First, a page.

-Ruth King, author, "Mindful of Race, Transforming Racism from the Inside Out"
"First, if you’re a person of color, particularly Black or Latino, you’re more likely to live near toxic facilities, like petrochemical companies here in Louisiana, producing toxins that shorten and impact quality of life. And then, [our communities] are on the front line of impacts from climate change, living in places where there could be more floods and a higher incidence of different [climate-related] diseases. For poor communities, there’s also not having access to health insurance or medical services. Communities of color are disproportionately affected by all of these things.”
— Dr. Beverly Wright, CEO of the Deep South Center for Environmental Justice at Dillard University
JUNE 2020: As our world is grappling with the COVID-19 pandemic that has killed so many across the globe, another pandemic has been exposed: Institutional racism caused by white supremacy. The murder of George Floyd, a black man, by a white police officer in Minneapolis, MN has caused an uprising around the world, as people protest the injustice that is at the very heart of society. As white women that have created The Flowers Are Burning, we want to express our commitment to anti-racism and to bring awareness to the ways racial injustice disproportionately affects Black, Indigenous, People of Color and low income communities. We want to bring awareness to the intersection of climate change and race...as well as providing resources for white people to learn about how to become anti-racist allies to communities of color.
"As historically white-led environmental organizations that still hold structural power today, WEC and WCV are committed to dismantling systemic racism and advancing racial equity and environmental justice in all we do. We work with the understanding that the same beliefs, practices, and systems that create and perpetuate interpersonal and institutional racism, also create and perpetuate environmental destruction. Solving one cannot be done without solving the other. There is no environmental justice without racial justice and economic justice. Until we do this, we cannot fully achieve our mission."
"We are now faced with the fact, my friends, that tomorrow is today. We are confronted with the fierce urgency of now. In this unfolding conundrum of life and history, there is such a thing as being too late. Procrastination is still the thief of time. Life often leaves us standing bare, naked, and dejected with a lost opportunity. The tide in the affairs of men does not remain at flood - it ebbs. We may cry out desperately for time to pause in her passage, but time is adamant to every plea and rushes on. Over the bleached bones and jumbled residues of numerous civilizations are written the pathetic words 'Too late.' "
—Dr. Martin Luther King, Jr.
In the U.S. Climate change disproportionately affects low-income communities and communities of color. The effects of climate change, such as extreme weather conditions, have devastating consequences for communities of color and low-income communities. These extreme weather events can displace esidents and even cause death. In the aftermath of such disasters, efforts of city officials to rebuild communities of color and low-income communities are often inadequate compared to efforts to rebuild higher-income and white communities.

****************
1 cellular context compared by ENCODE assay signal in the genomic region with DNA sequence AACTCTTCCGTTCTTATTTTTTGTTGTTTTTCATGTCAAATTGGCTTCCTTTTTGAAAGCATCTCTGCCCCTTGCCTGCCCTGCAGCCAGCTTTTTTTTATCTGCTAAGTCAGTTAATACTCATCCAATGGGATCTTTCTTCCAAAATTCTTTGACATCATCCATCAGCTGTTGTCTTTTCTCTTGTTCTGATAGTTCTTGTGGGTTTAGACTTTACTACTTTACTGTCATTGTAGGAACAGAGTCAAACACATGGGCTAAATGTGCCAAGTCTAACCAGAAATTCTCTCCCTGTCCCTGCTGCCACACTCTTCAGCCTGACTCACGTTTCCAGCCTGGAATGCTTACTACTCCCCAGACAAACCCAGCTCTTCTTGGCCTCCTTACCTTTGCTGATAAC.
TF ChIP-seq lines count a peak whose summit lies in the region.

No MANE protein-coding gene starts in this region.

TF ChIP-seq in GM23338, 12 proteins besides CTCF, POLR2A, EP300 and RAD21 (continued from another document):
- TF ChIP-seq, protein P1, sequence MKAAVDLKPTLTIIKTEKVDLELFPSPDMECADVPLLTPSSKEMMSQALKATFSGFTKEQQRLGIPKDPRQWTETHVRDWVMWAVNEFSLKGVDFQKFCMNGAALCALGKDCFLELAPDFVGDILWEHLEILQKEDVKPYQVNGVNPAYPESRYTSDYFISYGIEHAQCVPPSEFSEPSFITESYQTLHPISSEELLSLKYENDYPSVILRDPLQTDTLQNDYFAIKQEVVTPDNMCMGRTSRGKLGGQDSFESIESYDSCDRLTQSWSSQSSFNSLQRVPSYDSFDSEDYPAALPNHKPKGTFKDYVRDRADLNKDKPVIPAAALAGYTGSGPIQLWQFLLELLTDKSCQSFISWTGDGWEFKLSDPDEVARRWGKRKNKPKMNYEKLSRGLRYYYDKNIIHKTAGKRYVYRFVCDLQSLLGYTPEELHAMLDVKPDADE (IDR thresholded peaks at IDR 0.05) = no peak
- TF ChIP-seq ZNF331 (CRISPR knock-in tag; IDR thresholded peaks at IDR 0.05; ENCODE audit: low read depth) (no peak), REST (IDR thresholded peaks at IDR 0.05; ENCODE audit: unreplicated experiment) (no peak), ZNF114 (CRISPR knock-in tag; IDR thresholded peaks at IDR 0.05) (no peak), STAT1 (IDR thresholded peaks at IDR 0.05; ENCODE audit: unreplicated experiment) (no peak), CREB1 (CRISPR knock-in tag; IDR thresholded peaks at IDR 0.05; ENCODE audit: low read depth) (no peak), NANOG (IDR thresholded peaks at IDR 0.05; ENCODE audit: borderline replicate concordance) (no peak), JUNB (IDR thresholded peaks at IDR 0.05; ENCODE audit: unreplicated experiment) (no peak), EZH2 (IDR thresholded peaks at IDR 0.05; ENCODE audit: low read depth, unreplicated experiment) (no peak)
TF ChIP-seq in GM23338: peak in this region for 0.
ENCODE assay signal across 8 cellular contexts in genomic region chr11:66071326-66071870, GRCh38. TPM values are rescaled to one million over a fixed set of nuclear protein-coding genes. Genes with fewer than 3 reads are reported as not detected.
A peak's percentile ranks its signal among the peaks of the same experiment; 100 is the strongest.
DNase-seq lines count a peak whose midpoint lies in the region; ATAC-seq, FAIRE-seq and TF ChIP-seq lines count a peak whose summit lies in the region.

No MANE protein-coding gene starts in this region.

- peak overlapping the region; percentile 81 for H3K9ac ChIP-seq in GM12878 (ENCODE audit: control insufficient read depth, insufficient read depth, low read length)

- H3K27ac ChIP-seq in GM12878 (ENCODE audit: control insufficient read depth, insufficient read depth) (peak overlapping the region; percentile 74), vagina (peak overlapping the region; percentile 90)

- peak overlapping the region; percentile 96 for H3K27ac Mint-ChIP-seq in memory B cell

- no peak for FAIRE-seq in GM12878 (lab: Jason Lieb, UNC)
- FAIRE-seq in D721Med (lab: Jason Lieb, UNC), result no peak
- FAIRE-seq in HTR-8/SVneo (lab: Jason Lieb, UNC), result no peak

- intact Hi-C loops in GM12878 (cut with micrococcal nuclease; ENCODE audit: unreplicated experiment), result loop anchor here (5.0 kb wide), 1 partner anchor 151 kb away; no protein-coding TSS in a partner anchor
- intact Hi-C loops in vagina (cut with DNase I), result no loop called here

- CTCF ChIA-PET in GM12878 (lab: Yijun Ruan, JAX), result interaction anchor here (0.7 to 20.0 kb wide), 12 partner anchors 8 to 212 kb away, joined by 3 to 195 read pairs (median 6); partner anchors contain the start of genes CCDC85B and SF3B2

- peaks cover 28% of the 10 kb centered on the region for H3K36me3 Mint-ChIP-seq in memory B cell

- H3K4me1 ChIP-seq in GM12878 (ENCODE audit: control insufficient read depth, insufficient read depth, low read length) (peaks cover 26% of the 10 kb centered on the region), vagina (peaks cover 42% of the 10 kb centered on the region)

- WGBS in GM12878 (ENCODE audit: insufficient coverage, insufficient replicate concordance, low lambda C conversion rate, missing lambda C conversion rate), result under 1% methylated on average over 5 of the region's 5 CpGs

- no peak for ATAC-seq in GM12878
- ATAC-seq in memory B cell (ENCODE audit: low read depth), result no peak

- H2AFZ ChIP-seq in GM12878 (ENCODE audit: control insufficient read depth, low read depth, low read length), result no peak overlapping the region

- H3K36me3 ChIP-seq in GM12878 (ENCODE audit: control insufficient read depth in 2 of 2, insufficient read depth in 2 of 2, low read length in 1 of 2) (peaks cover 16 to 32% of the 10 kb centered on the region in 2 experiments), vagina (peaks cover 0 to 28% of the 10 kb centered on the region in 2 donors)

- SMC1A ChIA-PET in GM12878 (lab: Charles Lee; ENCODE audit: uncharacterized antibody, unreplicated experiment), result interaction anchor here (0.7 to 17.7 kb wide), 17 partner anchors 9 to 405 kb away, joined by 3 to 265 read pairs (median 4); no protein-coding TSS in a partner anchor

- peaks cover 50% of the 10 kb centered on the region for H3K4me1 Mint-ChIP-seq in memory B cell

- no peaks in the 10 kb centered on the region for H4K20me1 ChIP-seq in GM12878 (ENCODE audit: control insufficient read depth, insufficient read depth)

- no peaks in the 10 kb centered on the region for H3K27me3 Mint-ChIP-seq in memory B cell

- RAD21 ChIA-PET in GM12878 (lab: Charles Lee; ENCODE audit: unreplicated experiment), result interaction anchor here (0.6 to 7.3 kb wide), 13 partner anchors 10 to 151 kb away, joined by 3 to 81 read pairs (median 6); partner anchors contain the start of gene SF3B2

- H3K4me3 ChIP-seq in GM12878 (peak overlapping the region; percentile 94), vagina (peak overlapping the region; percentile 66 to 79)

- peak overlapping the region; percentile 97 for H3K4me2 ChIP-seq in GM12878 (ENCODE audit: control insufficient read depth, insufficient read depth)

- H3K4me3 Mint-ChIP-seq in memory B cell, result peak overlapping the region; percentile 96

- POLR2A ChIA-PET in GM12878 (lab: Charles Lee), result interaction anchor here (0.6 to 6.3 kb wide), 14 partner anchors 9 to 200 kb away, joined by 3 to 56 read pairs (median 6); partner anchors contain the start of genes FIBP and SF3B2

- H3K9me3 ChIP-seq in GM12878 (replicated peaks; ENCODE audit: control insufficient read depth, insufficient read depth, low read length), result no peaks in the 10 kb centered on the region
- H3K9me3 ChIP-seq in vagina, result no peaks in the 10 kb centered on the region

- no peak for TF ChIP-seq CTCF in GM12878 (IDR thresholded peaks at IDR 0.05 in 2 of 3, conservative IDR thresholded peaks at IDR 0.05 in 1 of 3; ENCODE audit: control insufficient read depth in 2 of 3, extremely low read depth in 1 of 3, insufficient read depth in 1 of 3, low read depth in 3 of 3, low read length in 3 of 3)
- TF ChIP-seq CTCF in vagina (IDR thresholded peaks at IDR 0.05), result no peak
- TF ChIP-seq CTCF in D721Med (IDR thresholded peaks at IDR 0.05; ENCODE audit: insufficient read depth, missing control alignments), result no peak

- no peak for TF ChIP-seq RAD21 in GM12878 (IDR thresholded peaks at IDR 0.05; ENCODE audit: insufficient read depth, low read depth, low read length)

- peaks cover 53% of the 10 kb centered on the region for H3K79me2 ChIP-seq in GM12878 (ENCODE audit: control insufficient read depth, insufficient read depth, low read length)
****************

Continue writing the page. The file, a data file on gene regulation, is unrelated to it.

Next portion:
“These same exploits that are causing climate change on a massive scale … are causing very immediate health problems in areas inhabited by black and brown people, You can’t afford to not care about it when you’re part of these marginalized communities.”
~Corina Newsome, a wildlife conservationist and climate activist, Georgia Southern University
"Racial justice is climate justice. That means police reform is climate policy."
~Emily Atkin, environmental writer
"The disbelievers do not believe that either climate change or racism is real. Or they do not believe they are caused by emissions of greenhouse gases or racist policies. Or they do not believe that regulating them would be better for society. All this disbelief rests on the same foundation: the transformation of science into belief. It is a foundation built from the economic, political, and ideological blocks that stand the most to lose from the aggressive reduction of carbon-dioxide emissions and racial inequities."
-Ibram X. Kendi, Director of the Boston University Center for Antiracist Research
Resources on Environmental Justice, Racism, and Whiteness
The Principles of Environmental Justice “Environmental justice demands that public policy be based on mutual respect.” Embracing the integral connections between environmental protection and racial justice makes us better positioned to achieve our mission and win on our issues. We feel fortunate to work with and learn from others who champion work in this intersection. Below are some resources that guide our personal and organizational commitments.
The State of Diversity in Environmental Organizations As the most comprehensive report on diversity in the environmental movement, this document provides perspective on the Green Ceiling, unconscious bias, and other issues around workplace diversity. A great way to understand the realities of the environmental movement in the 21st century.
SUGGESTED BOOKS: The Quest for Environmental Justice: Human Rights and the Politics of Pollution, Robert Bullard, Editor Mindful of Race: Transforming Racism from the Inside Out, Ruth King Tears We Cannot Stop: A Sermon for White America, Michael Eric Dyson White Fragility: Why It's so Hard for White People to Talk About Racism, Robin J. Diangelo How to be an Antiracist, Ibram X. Kendi Biased: Uncovering the Hidden Prejudice That Shapes What We See, Think, and Do, Jennifer Eberhardt Me and White Supremacy: A 28-Day Challenge to Combat Racism, Change the World, Layla Saad Between the World and Me, Ta-Nehisi Coates The New Jim Crow Michelle Alexander